Sleep Impact: Drowsy Driving Puts You in the Danger Zone

Seventeen percent of fatal crashes involved a drowsy driver

Phoenix, Nov. 4, 2013. AAA wants motorists to wake up when it comes to drowsy driving. In honor of Drowsy Driving Prevention Week (Nov. 3-10), AAA is releasing alarming statistics that shows that drowsy driving continues to be prevalent.

“Driving drowsy can be like driving with a blood alcohol level of .10,” said Linda Gorman, director of communications and public affairs for AAA Arizona. “It significantly impacts reaction time, vision impairment and overall judgment.”

Findings from the 2013 Traffic Safety Culture Index, a survey conducted annually by the AAA Foundation for Traffic Safety, reveal new statistics on drowsy driving:

  • More than one in four motorists (28 percent) reported being so tired they had a hard time keeping their eyes open while driving in the past month.
  • Motorists ages 19-24 were the most likely to report driving dangerously drowsy at 33 percent.
  • About 95 percent of drivers believe it is somewhat or completely unacceptable to drive when they are so tired it is difficult to keep their eyes open. More than eight in 10 (83 percent) believe that drowsy drivers pose a threat to their personal safety.

“We tend to get worn out from work and family obligations around the holidays,” Gorman said. “Yet we downplay our fatigue and stay behind the wheel even when we should stop for a rest. As a safety advocate, AAA urges motorists to consider the dangers of pushing our driving to the limits.”

Recognizing the simple signs of fatigue can make the roads safer for everyone. Some warnings signs that may signify drowsiness while driving are:

·       The inability to recall the last few miles traveled

·       Having disconnected or wandering thoughts

·       Having difficulty focusing or keeping your eyes open

·       Feeling as though your head is very heavy

·       Drifting out of your driving lane, perhaps driving on the rumble strips

·       Missing traffic signs and signals

AAA urges all motorists to stop driving and find a safe place to pull over if experiencing any of the drowsy driving symptoms. As a safety advocate, AAA also would like to offer the following tips to avoid driving drowsy:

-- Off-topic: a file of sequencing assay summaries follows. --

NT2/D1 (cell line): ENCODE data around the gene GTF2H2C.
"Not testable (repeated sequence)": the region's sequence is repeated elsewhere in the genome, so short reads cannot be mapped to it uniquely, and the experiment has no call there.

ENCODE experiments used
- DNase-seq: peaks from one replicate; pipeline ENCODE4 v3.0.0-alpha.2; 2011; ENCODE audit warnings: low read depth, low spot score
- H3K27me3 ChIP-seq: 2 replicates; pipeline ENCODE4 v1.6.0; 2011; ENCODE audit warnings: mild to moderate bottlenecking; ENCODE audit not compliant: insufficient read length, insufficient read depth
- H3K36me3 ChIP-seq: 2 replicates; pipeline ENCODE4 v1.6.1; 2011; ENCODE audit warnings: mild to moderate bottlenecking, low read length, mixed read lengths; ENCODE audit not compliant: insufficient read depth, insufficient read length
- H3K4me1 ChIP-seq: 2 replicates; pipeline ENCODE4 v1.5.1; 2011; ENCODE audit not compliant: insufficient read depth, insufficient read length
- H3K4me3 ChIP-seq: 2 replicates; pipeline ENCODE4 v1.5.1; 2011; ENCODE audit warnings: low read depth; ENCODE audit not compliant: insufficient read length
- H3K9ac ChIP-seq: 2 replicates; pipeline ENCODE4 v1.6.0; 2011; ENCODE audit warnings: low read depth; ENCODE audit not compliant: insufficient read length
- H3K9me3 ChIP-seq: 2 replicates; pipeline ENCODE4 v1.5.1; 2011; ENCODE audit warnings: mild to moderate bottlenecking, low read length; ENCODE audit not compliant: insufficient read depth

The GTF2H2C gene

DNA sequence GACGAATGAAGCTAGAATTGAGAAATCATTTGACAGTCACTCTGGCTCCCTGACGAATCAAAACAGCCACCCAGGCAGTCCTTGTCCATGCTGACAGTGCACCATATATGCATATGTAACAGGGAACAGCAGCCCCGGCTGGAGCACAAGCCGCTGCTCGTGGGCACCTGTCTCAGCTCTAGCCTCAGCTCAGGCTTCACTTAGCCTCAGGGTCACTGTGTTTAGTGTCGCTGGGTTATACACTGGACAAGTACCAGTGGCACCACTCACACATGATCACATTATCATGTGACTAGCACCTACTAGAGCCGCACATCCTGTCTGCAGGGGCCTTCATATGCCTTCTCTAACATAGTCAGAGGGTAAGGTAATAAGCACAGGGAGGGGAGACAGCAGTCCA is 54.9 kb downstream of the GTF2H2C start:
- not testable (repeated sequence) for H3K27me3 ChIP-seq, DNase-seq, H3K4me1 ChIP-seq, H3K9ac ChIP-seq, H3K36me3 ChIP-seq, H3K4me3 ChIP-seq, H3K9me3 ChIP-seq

• Get plenty of sleep (at least seven hours) the night before a long trip.
  • Travel at times when you are normally awake, and stay overnight rather than driving straight through. Stop driving if you become sleepy; someone who is tired could fall asleep at any time. 
  • Schedule a break every two hours or every 100 miles, even if you aren’t feeling fatigue. 
  • Travel with an alert passenger and take turns driving. Vehicles in which the driver was accompanied by a passenger were nearly 50 percent less likely to be involved in a drowsy driving-related crash, according to AAA data.
  • Avoid heavy foods or medications that cause drowsiness or other impairment.
  • Do not rely on caffeine to keep you awake. Individuals react to caffeine differently. Caffeinated beverages should never be used as a substitute for sleep.


AAA is an advocate for the safety and security of the motoring public. For more information on the club’s advocacy efforts, visit


AAA Arizona, the Arizona affiliate of AAA, provides automotive, insurance and travel services to more than 825,000 Arizona members. Annually, AAA’s Roadside Assistance responds to more than 450,000 calls for help on Arizona roadways. The auto club also provides insurance, travel, auto repair, discounts and financial services to AAA members. Since its founding in 1927, AAA Arizona has been a leading advocate for the safety and security of all travelers.